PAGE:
‘King Arthur: Legend of the Sword’: A modern, Guy Ritchie Canvas (IANS Review, Rating: **1/2)

Film: “King Arthur: Legend of the Sword”; Director: Guy Ritchie; Cast: Charlie Hunnam, Astrid Berges-Frisbey, Djimon Hounsou, Aidan Gillen, Mikael Persbrandt, Jude Law, Eric Bana, Annabelle Wallis, Peter Ferdinando, Kingsley Ben-Adir, Geoff Bell, Freddie Fox, Craig McGinlay, Lorraine Bruce, Eline Powell and Hermione Corfield; Rating: **1/2

“King Arthur: Legend of the Sword” is a bit of a mishmash. It is not a gritty, realistic film that reveals the horrors of medieval warfare. Instead, it is an action-filled, fun film that is consistently interesting. It makes missteps and there are bits that absolutely don’t work, but it surprisingly succeeds more often than it fails.

Within minutes of the opening it becomes apparent that this is not a traditional retelling of how Arthur became the King of England.

With oversized elephants and an excessively populated action sequence that forms the prologue, the film settles to reveal, how, after the nefarious Vortigern (Jude Law) kills his brother Uther Pendragon (Eric Bana) to steal the throne, Uther’s young son Arthur is forced into hiding and is raised in a brothel.

And, with an impressive montage, the director shows the rise of both Vortigern and Arthur (Charlie Hunnam). We see Vortigern amassing power and Arthur learning to survive on the streets of Londinium, till he grows up. It is only when Arthur liberates the sword from the stone and is on the run with his band of rebels before being forced to face Vortigern that the narrative becomes interesting.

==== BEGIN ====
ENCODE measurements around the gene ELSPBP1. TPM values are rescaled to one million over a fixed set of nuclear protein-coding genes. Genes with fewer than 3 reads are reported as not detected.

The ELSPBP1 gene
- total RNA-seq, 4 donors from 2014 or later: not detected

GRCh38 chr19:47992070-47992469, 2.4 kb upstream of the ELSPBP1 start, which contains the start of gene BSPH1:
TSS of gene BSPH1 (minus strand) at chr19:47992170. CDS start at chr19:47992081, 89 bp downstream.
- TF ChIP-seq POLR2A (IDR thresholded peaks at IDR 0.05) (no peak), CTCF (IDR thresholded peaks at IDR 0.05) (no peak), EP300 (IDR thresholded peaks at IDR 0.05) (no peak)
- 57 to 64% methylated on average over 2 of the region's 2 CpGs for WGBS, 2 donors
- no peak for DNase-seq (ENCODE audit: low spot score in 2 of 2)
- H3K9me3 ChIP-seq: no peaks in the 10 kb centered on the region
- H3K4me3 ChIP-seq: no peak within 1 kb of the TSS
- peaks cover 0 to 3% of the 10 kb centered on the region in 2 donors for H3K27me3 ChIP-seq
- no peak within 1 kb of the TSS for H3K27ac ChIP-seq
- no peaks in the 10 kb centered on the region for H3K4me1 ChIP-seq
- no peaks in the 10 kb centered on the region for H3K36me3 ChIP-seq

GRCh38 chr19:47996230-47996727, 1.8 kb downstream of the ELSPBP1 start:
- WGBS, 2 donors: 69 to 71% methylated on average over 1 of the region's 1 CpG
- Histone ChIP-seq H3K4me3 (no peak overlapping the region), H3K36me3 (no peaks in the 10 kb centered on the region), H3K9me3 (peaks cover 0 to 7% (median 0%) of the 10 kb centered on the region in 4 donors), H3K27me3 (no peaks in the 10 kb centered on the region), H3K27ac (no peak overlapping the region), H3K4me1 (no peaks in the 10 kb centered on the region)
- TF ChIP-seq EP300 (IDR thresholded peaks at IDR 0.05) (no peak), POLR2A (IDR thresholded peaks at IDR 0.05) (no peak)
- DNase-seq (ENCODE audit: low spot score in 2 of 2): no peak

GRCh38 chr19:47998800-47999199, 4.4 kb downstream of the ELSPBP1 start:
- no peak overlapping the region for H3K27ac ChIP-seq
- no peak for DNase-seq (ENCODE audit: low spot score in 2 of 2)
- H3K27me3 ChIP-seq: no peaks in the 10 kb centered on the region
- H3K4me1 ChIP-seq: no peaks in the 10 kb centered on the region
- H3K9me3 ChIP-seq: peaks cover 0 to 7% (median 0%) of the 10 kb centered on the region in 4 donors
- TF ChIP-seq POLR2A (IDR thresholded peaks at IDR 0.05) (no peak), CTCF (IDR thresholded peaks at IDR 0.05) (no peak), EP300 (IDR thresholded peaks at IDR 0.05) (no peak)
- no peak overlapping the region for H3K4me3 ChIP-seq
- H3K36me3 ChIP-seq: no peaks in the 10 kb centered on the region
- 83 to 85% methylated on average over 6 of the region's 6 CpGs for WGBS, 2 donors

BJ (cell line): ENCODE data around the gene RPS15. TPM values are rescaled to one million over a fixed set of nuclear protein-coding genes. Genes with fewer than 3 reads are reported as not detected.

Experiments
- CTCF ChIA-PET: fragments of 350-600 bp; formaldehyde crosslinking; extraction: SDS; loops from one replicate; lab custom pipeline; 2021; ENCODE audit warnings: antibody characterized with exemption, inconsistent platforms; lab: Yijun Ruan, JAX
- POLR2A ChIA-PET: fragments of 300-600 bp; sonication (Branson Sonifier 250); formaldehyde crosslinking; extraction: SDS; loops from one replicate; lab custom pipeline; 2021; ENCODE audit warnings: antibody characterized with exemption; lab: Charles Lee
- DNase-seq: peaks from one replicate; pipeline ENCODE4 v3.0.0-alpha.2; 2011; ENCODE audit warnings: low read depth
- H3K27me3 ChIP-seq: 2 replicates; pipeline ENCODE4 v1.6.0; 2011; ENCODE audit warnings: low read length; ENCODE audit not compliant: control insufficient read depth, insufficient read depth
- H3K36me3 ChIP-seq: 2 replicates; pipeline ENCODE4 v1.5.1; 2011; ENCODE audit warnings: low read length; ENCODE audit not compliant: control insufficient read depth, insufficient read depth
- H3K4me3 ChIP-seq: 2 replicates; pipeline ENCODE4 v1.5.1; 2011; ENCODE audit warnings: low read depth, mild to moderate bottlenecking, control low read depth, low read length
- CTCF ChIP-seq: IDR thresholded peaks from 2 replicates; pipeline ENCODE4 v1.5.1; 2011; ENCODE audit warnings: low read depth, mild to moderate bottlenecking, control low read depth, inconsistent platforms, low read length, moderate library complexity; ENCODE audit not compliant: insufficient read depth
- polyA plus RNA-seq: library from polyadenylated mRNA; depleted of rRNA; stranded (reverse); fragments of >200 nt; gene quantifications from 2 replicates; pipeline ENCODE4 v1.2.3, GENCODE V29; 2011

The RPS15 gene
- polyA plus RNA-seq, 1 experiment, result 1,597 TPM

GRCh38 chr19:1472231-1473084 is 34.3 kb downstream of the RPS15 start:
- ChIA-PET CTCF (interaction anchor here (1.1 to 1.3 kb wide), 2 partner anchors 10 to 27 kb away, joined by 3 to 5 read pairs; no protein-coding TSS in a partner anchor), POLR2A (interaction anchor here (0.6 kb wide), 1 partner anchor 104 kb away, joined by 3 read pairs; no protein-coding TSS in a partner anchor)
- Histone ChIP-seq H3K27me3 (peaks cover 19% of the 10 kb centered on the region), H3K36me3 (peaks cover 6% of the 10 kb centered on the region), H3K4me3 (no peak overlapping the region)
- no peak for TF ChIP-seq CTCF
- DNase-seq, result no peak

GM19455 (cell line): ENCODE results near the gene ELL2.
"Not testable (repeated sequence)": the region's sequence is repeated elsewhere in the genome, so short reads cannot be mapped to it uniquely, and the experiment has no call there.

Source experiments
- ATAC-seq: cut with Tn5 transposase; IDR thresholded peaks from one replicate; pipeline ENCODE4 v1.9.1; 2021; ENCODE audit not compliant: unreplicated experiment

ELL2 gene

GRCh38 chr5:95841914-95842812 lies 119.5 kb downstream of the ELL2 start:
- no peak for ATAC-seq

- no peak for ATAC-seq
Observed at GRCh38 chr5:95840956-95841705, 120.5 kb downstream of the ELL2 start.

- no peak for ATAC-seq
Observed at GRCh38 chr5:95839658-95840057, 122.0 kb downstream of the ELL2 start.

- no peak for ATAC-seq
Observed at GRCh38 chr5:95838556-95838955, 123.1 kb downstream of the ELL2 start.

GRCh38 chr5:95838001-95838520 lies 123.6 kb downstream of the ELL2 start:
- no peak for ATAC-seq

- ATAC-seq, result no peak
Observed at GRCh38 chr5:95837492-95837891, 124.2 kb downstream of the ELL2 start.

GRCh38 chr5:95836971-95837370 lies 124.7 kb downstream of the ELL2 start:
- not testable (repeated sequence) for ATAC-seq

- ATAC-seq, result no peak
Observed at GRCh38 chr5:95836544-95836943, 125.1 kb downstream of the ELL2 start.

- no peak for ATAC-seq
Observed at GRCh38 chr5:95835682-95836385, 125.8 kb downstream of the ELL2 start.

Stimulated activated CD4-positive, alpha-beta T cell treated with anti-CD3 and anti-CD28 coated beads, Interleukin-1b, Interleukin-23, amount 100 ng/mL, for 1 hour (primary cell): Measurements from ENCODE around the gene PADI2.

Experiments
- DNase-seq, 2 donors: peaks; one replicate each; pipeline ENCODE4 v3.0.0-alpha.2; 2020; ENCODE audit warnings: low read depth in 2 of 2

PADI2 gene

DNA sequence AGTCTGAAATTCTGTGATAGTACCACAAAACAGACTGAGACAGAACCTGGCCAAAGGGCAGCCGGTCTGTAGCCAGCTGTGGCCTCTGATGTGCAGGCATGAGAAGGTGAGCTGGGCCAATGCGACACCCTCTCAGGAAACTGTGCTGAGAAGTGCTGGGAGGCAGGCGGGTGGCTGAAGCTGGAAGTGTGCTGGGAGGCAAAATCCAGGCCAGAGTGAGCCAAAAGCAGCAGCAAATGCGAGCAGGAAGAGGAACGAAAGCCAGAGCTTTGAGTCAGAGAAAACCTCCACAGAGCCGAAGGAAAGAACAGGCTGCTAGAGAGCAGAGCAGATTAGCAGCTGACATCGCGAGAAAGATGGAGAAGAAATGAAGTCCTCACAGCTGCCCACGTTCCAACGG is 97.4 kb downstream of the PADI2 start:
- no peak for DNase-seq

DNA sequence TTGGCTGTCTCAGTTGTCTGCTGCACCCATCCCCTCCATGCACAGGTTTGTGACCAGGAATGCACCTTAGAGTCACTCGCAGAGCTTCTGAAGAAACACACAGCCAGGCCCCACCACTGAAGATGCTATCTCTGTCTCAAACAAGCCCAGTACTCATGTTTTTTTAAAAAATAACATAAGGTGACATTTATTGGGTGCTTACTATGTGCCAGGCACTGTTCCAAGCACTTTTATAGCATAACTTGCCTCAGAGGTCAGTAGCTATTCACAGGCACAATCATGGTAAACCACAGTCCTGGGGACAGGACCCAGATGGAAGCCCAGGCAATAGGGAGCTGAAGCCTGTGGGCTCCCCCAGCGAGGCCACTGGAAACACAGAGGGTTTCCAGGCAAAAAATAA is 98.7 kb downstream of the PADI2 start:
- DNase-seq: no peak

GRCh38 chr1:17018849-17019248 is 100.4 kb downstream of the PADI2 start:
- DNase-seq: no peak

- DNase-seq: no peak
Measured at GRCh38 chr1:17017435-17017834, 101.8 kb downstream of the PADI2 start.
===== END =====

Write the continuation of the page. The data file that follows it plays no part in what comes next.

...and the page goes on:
With not much heed paid to the emotional graph of the characters, the performances of its ace cast are totally perfunctory.

The film trudges for over two hours and is weighed down with fantasy tropes playing to the director’s strengths. These fantasy tropes that include the giant, wizard-controlled elephants, coiled water monsters and other supernatural material that boost its blockbuster trappings, in fact, are the film’s death knell.

These ruin the narrative flow making it seem as if there are two or three different films running concurrently. Also the weirdly sudden occurrence of slow motion frames makes it feel as if the film is yawning.

Visually, the film is ostentatiously mounted with state-of-the-art effects along with thrilling and engaging music.

Director Guy Ritchie’s personal style has certainly been noted, given the enormous footprint he leaves throughout the film.

It is obvious that emotional engagement and history are lost in the trivial detailing, but if you focus on the visual aspects and pure entertainment, you can appreciate the film for what it is.

By Troy Ribeiro

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